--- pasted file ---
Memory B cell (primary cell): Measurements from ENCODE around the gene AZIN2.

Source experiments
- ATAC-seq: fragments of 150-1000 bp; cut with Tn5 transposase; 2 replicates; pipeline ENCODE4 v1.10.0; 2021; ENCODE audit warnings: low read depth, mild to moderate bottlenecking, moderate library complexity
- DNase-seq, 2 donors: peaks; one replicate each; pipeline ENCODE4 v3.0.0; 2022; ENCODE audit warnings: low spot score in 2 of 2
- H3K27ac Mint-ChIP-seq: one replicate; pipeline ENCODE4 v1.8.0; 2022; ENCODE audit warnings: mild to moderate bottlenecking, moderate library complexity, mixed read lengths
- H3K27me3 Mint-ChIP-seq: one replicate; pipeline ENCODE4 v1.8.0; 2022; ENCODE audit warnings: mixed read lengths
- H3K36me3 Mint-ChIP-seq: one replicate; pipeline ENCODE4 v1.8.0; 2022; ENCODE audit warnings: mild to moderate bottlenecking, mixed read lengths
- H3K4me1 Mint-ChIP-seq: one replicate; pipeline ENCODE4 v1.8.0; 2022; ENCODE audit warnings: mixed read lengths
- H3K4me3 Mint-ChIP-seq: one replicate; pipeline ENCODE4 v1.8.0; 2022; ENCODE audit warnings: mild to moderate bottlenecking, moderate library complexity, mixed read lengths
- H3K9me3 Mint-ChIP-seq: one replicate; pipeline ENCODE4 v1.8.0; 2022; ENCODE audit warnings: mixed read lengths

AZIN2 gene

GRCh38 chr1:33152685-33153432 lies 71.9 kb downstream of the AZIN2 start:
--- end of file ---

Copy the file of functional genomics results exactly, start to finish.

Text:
Memory B cell (primary cell): Measurements from ENCODE around the gene AZIN2.

Source experiments
- ATAC-seq: fragments of 150-1000 bp; cut with Tn5 transposase; 2 replicates; pipeline ENCODE4 v1.10.0; 2021; ENCODE audit warnings: low read depth, mild to moderate bottlenecking, moderate library complexity
- DNase-seq, 2 donors: peaks; one replicate each; pipeline ENCODE4 v3.0.0; 2022; ENCODE audit warnings: low spot score in 2 of 2
- H3K27ac Mint-ChIP-seq: one replicate; pipeline ENCODE4 v1.8.0; 2022; ENCODE audit warnings: mild to moderate bottlenecking, moderate library complexity, mixed read lengths
- H3K27me3 Mint-ChIP-seq: one replicate; pipeline ENCODE4 v1.8.0; 2022; ENCODE audit warnings: mixed read lengths
- H3K36me3 Mint-ChIP-seq: one replicate; pipeline ENCODE4 v1.8.0; 2022; ENCODE audit warnings: mild to moderate bottlenecking, mixed read lengths
- H3K4me1 Mint-ChIP-seq: one replicate; pipeline ENCODE4 v1.8.0; 2022; ENCODE audit warnings: mixed read lengths
- H3K4me3 Mint-ChIP-seq: one replicate; pipeline ENCODE4 v1.8.0; 2022; ENCODE audit warnings: mild to moderate bottlenecking, moderate library complexity, mixed read lengths
- H3K9me3 Mint-ChIP-seq: one replicate; pipeline ENCODE4 v1.8.0; 2022; ENCODE audit warnings: mixed read lengths

AZIN2 gene

GRCh38 chr1:33152685-33153432 lies 71.9 kb downstream of the AZIN2 start: